Basement projects remain a cause of concern in the housebuilding industry.
With the current inflation in house prices and limited availability of land, it’s no surprise more developers are extending below ground.
It is not uncommon in large houses to extend three storeys deep below ground, creating the new era of ‘iceberg’ houses, potentially doubling or even trebling floor areas to maximise returns.
This boom of basement construction has uncovered several key issues, mainly: poor workmanship; health and safety; and planning issues.
The HSE has experienced an alarming manifestation of basement construction health and safety issues.
As a result of the concerns, the HSE has initiated several inspection blitzes on basement sites across four London boroughs over the past two years.
The inspections have resulted in a third of basement sites failing health and safety spot checks, resulting in enforcement action.
Despite the clear evidence that domestic basement projects remain a cause for concern, HSE’s lead inspector for the initiative believes some progress is being made.
“In the Royal Borough of Kensington and Chelsea, planning applications for basements rose from just 13 in 2001 to 182 in 2010 and 307 in 2012”
The local authorities, especially in our major cities, have also experienced an influx of basement planning applications – and subsequent issues.
In Kensington and Chelsea, planning applications for basements rose from just 13 in 2001 to 182 in 2010 and 307 in 2012.
In March 2014, the London Assembly unanimously agreed a motion to take action to limit excessive subterranean developments across London.
Kensington and Chelsea appear to be leading the way, with significant changes proposed to their planning rules, limiting domestic basements to single storey below ground level and a maximum of 50 per cent of any rear garden.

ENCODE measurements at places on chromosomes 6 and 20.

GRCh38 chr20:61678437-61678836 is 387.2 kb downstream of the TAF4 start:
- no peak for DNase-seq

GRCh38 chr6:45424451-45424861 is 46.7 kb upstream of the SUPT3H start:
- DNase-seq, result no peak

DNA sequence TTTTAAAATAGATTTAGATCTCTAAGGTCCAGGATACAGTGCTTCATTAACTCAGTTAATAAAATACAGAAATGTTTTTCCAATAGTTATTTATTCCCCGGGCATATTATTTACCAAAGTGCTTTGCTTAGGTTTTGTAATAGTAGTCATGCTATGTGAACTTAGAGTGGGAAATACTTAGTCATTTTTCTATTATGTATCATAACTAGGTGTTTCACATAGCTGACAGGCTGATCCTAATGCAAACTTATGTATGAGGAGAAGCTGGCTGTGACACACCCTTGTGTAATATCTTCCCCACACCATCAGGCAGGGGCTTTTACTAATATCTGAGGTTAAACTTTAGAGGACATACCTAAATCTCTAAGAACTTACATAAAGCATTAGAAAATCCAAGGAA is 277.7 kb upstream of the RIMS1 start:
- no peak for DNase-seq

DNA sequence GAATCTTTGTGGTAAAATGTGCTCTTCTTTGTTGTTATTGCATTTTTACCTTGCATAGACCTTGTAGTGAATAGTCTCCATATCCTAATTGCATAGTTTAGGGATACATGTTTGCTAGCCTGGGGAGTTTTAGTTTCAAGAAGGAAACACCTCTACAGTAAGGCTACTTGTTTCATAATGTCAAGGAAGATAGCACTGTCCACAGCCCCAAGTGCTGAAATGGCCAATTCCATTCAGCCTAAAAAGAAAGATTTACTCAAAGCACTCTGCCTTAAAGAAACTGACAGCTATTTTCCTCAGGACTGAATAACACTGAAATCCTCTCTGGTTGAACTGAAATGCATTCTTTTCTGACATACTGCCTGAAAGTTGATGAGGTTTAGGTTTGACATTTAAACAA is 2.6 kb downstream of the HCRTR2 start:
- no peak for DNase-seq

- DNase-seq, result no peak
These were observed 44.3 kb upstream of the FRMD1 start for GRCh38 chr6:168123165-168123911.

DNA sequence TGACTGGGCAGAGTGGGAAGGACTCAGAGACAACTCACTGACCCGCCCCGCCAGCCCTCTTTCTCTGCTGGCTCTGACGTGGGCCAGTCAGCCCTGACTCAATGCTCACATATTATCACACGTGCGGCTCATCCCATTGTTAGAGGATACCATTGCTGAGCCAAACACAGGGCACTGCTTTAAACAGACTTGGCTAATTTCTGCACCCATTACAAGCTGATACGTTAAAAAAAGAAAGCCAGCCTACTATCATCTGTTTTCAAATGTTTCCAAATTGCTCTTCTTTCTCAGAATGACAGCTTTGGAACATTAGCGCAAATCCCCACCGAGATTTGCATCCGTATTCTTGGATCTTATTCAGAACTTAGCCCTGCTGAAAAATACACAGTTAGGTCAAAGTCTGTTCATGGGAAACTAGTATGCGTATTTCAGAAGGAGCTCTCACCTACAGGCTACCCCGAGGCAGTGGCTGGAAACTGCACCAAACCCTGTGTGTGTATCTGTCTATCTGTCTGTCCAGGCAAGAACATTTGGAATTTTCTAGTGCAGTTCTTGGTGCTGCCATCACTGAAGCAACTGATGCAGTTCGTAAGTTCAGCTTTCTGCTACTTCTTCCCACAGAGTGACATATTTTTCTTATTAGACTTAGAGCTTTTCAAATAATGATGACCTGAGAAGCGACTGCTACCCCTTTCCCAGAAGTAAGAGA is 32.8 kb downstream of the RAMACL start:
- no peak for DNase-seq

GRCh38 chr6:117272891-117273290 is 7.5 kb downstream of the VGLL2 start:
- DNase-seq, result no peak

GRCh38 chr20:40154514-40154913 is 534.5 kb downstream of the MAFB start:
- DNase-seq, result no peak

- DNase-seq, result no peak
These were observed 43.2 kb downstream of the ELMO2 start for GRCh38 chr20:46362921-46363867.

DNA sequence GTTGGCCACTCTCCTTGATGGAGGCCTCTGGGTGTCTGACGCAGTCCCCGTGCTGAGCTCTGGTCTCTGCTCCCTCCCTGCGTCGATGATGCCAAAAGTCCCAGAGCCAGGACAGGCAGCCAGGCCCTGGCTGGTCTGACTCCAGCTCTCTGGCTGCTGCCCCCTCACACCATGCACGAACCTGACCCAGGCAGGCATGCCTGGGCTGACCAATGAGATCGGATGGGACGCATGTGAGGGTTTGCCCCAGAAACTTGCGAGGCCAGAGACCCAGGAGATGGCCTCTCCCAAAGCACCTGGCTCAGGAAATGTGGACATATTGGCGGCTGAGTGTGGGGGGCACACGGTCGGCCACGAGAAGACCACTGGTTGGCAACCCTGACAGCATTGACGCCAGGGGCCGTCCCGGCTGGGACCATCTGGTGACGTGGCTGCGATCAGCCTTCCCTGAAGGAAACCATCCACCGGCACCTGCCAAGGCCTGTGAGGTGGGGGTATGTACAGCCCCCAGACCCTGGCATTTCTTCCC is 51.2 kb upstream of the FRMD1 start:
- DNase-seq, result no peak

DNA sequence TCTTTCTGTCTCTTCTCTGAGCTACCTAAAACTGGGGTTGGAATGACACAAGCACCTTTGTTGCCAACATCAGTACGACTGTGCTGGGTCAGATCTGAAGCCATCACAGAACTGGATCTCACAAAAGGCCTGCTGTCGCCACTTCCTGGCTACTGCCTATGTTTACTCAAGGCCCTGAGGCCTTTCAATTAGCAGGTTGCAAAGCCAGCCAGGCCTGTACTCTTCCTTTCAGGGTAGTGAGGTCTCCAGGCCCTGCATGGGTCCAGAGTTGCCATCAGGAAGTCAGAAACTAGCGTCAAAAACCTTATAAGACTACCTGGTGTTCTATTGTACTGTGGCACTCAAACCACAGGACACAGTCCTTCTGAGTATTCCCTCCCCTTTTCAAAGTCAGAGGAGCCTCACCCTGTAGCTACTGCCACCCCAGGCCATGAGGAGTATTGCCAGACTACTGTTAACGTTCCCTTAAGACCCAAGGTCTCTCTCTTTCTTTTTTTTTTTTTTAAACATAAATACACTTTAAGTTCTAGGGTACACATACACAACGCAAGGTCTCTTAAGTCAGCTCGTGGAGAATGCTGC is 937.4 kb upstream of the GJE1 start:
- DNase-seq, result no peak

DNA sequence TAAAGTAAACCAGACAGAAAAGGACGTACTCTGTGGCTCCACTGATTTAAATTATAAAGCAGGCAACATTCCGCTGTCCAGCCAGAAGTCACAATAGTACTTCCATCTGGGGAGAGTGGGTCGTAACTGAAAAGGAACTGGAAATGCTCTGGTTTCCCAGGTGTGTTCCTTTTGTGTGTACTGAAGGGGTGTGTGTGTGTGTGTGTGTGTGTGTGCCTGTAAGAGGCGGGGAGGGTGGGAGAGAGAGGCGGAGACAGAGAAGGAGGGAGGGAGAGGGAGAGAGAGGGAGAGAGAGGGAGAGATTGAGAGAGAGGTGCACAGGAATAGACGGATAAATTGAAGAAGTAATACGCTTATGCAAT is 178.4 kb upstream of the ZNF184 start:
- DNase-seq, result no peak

In 2013. the NHBC launched a basement campaign that highlighted a number of workmanship issues.
Between 2005 and 2013, basement claims cost NHBC in the region of £21m, affecting around 890 homes.
With the frequency of basement claims to registrations occurring 1,600 times more than foundation-related claims, there is a significant challenge to ensure the quality of build.
NHBC has been working with key figures and organisations from the sector on various initiatives to address the problems; one of these initiatives includes implementing a new basement chapter within the NHBC Standards to be delivered in 2015.
This new chapter will provide practical guidance for structural waterproofing and the construction of basements.
What can we do?
Given the past failure rates, the current boom and the impending reform, the basement industry has a significant challenge ahead.
So as designers, what can we do to help reduce risk and raise standards? Key areas are discussed below:
- Be satisfied that the chosen waterproofing system is suitable for the performance grade in question and level of risks involved.
- Ensure the extent of additional investigations specifically required for the assessment of ground conditions, water levels and design of the basement construction reflects the level of associated risk involved.
- Check that all critical construction points within the chosen waterproofing system have been suitably detailed prior to construction.
- Satisfy yourself that the contractor is competent to install the system in question.
- When value engineering, ensure the waterproofing system is not compromised and still reflects the level of associated risk involved.
- Only use products/systems that have current independent certification or are of equal or better level of assessment.
- Keep up to date with basement guidance and legislation – NHBC CH5.4 (Due 2015), new planning requirements (due imminently) and The Basement Information Centre New Guidance Document to replace AD Basements for dwellings.
Marc Separovic is technical projects manager at NHBC. Email email@example.com if you have any queries.